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One Thousand Virtual Participants Attend New England College’s Fourth Annual Higher Education Assessment Conference

Recordings for keynote address and 22 sessions now available.

On May 12, New England College (NEC) hosted the fourth annual Higher Education Assessment Conference with the theme of “Assessment and Equity: Methods Matter.” The conference focused on student success and program improvement within higher education. Due to COVID-19, this year’s conference was presented in a virtual format, becoming one of the first full higher education assessment conferences in the country to be offered virtually.

The remote nature of this year’s conference did not deter higher education professionals from participating. In total 1,000 registrants representing 500 institutions from 48 states and 13 countries were in attendance. Registration reached capacity quickly; with all 1,000 spots filled within 14 hours, with another 700 attendees added to a waiting list.

This level of interest prompted New England College to record the sessions for higher education professionals unable to join the virtual sessions. The keynote address from Dr. Jillian Kinzie, Associate Director of the Indiana University Center for Postsecondary Research and the National Survey of Student Engagement Institute, and 22 break-out sessions will be posted at in the coming days as they are edited and embedded with closed captioning.

In her keynote address, “Equity-Minded Assessment to Advance Student Learning and Success,” Dr. Kinzie provided a foundation for this year’s conference theme. She described how assessment can be used in higher education to promote inclusivity and equitable outcomes—one of the hottest topics in higher education assessment today—and provided specific strategies to accomplish this goal.

The conference then moved to 22 break-out sessions that covered Equity and Assessment, Student Learning Assessment, Program Assessment, and General Assessment. The session topics are included in the conference program booklet at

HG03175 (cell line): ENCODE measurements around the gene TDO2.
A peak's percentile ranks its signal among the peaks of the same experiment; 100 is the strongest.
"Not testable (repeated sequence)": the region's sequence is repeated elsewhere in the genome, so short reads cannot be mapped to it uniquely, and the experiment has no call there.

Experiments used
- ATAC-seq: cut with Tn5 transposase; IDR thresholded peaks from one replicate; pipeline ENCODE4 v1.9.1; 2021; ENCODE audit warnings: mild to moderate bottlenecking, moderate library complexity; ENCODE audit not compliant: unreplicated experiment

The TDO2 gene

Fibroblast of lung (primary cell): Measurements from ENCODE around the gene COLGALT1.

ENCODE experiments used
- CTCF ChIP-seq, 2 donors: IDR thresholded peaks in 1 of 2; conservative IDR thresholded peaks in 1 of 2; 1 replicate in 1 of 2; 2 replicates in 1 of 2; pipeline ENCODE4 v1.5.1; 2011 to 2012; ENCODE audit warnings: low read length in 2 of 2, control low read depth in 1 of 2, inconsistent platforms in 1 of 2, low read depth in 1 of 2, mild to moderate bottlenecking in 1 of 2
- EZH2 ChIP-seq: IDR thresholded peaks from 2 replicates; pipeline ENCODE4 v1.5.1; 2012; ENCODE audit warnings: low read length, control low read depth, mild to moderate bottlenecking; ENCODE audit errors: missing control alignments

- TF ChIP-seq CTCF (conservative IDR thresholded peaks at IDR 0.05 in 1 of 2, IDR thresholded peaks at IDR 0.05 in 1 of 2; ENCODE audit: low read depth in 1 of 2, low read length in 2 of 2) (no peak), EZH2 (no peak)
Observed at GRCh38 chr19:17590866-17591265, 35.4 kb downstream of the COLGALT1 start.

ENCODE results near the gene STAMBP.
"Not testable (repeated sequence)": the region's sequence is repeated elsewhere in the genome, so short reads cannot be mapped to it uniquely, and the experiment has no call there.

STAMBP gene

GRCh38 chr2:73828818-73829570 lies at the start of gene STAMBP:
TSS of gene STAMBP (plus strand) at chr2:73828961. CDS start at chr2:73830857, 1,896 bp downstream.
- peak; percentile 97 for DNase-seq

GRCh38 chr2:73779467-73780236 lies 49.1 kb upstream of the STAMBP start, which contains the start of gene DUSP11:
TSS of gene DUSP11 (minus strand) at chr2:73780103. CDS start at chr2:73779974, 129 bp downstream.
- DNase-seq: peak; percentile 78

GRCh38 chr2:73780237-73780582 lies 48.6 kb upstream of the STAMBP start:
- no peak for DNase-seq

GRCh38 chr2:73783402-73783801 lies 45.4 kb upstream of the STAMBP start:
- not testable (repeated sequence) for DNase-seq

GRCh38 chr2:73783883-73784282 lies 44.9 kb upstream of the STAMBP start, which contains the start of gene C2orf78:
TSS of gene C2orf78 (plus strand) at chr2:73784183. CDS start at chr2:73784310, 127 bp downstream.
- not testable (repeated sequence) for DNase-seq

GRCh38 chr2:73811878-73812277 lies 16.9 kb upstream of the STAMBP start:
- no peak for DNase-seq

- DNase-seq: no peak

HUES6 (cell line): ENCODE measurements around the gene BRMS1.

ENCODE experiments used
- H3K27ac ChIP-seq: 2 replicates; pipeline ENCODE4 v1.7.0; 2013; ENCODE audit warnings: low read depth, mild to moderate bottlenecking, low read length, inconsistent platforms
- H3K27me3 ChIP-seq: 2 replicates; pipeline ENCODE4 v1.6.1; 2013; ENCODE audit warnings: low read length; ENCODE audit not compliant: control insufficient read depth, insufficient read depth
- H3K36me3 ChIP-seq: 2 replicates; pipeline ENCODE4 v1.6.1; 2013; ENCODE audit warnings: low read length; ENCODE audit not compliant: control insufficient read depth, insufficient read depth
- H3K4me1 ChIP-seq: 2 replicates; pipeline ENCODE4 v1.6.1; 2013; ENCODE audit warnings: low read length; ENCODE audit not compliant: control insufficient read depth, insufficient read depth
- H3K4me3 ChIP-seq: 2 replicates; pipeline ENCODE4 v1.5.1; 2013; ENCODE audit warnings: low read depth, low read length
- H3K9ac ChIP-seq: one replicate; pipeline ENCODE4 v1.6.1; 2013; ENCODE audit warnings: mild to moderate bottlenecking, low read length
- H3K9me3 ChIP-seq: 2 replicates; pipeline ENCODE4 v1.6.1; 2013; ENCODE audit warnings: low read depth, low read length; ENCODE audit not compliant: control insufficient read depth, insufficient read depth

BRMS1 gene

“As colleges and universities continue to cut professional development budgets, I’m very proud that this year’s conference was free for attendees. Generous sponsors covered 85 percent of the conference costs, and New England College covered the rest,” explains Gavin Henning, Professor of Higher Education at New England College and primary architect of the Higher Education Assessment Conference. “And we now know that we can present a high-quality virtual conference. In fact, other conference organizers have asked me how we did this, as they are transitioning their conferences online as well. We’re happy to share what we learned along the way.”

The new virtual format posed some technical and organizational challenges for the conference organizers, but it also offered some exciting new opportunities—for reaching wider audiences, reducing the cost of travel for conference attendees, and improving the diversity of participants from around the globe. The virtual environment allowed moderators to better control the flow of discussions and questions which proved to be more inclusive for the audience members.